Podcast: DRM Broke Its Promise

In my latest podcast (MP3), I read my new Locus column, DRM Broke Its Promise, which recalls the days when digital rights management was pitched to us as a way to enable exciting new markets where we'd all save big by only buying the rights we needed (like the low-cost right to read a book for an hour-long plane ride), but instead (unsurprisingly) everything got more expensive and less capable.

The established religion of markets once told us that we must abandon the idea of owning things, that this was an old fashioned idea from the world of grubby atoms. In the futuristic digital realm, no one would own things, we would only license them, and thus be relieved of the terrible burden of ownership. They were telling the truth. We don’t own things anymore. This summer, Microsoft shut down its ebook store, and in so doing, deactivated its DRM servers, rendering every book the company had sold inert, unreadable. To make up for this, Microsoft sent refunds to the custom­ers it could find, but obviously this is a poor replacement for the books themselves. When I was a bookseller in Toronto, noth­ing that happened would ever result in me breaking into your house to take back the books I’d sold you, and if I did, the fact that I left you a refund wouldn’t have made up for the theft. Not all the books Microsoft is confiscating are even for sale any lon­ger, and some of the people whose books they’re stealing made extensive annotations that will go up in smoke.

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Podcast: A cycle of renewal, broken: How Big Tech and Big Media abuse copyright law to slay competition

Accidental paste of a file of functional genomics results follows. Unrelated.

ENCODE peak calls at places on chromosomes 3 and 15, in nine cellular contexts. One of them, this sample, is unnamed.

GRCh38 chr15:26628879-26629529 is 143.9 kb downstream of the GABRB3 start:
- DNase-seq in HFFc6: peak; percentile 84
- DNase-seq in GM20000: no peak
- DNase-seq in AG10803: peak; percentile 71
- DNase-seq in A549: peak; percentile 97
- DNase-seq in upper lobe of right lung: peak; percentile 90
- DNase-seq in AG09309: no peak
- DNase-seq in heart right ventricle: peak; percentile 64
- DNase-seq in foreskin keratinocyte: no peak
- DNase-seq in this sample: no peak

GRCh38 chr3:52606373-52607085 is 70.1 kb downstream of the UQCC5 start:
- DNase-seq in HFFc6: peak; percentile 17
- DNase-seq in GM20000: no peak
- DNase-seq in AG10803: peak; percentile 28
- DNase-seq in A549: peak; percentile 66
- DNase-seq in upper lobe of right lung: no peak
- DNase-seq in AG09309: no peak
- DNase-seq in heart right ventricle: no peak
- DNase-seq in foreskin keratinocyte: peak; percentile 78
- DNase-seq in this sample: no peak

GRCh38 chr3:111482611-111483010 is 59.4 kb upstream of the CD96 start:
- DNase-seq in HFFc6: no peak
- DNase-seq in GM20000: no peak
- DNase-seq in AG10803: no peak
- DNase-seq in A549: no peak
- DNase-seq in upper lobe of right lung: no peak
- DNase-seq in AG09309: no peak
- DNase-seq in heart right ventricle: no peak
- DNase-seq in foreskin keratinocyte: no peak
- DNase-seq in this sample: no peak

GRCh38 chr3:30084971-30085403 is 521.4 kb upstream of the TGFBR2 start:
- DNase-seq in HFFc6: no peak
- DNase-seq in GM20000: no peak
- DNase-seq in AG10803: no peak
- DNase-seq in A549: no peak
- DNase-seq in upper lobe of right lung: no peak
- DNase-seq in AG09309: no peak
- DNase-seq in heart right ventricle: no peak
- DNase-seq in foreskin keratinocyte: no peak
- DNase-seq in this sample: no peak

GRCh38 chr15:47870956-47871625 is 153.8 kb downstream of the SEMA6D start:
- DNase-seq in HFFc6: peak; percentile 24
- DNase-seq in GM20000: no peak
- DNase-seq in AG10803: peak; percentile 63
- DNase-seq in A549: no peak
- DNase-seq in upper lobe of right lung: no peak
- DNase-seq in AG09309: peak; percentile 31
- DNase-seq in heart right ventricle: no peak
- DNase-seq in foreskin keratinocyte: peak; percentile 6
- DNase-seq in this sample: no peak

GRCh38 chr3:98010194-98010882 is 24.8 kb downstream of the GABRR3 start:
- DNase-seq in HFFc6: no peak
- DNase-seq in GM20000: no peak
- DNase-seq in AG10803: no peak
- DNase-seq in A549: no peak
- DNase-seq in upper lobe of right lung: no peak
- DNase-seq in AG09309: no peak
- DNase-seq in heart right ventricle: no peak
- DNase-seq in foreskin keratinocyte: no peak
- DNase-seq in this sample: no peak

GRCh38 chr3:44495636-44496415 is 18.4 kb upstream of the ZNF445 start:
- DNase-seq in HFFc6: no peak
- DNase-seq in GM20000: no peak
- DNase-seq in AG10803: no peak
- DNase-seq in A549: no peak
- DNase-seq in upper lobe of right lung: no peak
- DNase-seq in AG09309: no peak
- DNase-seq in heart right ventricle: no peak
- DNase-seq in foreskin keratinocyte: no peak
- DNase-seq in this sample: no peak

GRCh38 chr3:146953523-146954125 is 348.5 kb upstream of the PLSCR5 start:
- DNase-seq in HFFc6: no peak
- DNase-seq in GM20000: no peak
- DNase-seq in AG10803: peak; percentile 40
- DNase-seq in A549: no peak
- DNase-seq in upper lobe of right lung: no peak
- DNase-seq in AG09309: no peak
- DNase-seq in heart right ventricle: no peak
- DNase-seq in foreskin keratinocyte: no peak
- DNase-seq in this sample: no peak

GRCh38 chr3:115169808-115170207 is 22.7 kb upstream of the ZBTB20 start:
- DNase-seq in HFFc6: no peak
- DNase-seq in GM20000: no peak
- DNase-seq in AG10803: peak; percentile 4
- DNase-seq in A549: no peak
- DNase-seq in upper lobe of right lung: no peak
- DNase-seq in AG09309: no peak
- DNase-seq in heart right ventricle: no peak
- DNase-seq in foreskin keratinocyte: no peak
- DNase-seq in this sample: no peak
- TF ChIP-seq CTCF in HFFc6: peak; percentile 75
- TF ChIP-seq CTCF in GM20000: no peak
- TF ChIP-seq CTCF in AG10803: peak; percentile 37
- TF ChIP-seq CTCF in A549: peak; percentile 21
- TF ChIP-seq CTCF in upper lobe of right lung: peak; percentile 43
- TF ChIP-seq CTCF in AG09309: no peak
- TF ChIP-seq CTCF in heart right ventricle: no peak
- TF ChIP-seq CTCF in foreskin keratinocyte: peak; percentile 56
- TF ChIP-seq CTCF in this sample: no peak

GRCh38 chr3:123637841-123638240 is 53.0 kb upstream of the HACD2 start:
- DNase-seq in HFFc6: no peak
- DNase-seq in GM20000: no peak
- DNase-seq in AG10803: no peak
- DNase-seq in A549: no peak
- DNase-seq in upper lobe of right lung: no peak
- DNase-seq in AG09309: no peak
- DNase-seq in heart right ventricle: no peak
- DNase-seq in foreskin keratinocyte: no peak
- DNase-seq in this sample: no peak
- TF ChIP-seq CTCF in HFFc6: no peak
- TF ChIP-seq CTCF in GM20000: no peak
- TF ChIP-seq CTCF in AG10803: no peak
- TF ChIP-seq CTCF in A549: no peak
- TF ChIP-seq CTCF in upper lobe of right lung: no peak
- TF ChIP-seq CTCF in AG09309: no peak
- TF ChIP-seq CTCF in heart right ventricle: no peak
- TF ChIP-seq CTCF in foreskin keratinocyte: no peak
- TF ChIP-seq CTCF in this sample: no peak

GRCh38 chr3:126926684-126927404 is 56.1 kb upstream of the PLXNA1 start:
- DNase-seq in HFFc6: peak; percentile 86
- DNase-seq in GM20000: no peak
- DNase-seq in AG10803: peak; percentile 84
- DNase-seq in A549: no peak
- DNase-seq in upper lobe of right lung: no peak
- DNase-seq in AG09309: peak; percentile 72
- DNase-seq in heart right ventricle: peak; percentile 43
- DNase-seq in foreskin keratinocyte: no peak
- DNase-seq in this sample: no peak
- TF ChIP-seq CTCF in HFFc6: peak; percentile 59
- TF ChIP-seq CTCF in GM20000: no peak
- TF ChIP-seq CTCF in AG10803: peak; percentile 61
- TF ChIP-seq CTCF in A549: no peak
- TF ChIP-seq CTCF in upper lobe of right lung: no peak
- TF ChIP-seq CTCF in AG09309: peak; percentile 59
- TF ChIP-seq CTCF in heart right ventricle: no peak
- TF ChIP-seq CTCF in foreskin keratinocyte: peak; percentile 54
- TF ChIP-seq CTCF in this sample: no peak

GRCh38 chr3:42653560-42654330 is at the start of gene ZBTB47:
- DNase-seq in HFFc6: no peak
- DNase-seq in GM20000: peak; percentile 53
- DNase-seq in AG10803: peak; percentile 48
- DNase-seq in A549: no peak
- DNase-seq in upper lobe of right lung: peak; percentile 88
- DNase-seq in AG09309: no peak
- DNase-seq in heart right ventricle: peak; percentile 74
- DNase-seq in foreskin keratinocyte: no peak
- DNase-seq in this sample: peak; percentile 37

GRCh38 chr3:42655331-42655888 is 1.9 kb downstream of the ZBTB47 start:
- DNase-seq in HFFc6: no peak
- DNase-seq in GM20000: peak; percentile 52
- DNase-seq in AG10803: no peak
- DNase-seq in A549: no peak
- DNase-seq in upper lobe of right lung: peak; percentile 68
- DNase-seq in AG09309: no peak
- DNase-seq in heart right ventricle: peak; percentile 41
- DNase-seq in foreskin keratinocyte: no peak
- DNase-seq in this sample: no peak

In my latest podcast (MP3), I read my essay "A Cycle of Renewal, Broken: How Big Tech and Big Media Abuse Copyright Law to Slay Competition", published today on EFF's Deeplinks; it's the latest in my ongoing series of case-studies of "adversarial interoperability," where new services unseated the dominant companies by finding ways to plug into existing products against those products' manufacturers. This week's installment recounts the history of cable TV, and explains how the legal system in place when cable was born was subsequently extinguished (with the help of the cable companies who benefitted from it!) meaning that no one can do to cable what cable once did to broadcasters. Read the rest

Interoperability and Privacy: Squaring the Circle

Last summer, we published a comprehensive look at the ways that Facebook could and should open up its data so that users could control their experience on the service, and to make it easier for competing services to thrive. Read the rest

Podcast: Interoperability and Privacy: Squaring the Circle

In my latest podcast (MP3), I read my essay "Interoperability and Privacy: Squaring the Circle, published today on EFF's Deeplinks; it's another in the series of "adversarial interoperability" explainers, this one focused on how privacy and adversarial interoperability relate to each other. Read the rest

Podcast: "IBM PC Compatible": how adversarial interoperability saved PCs from monopolization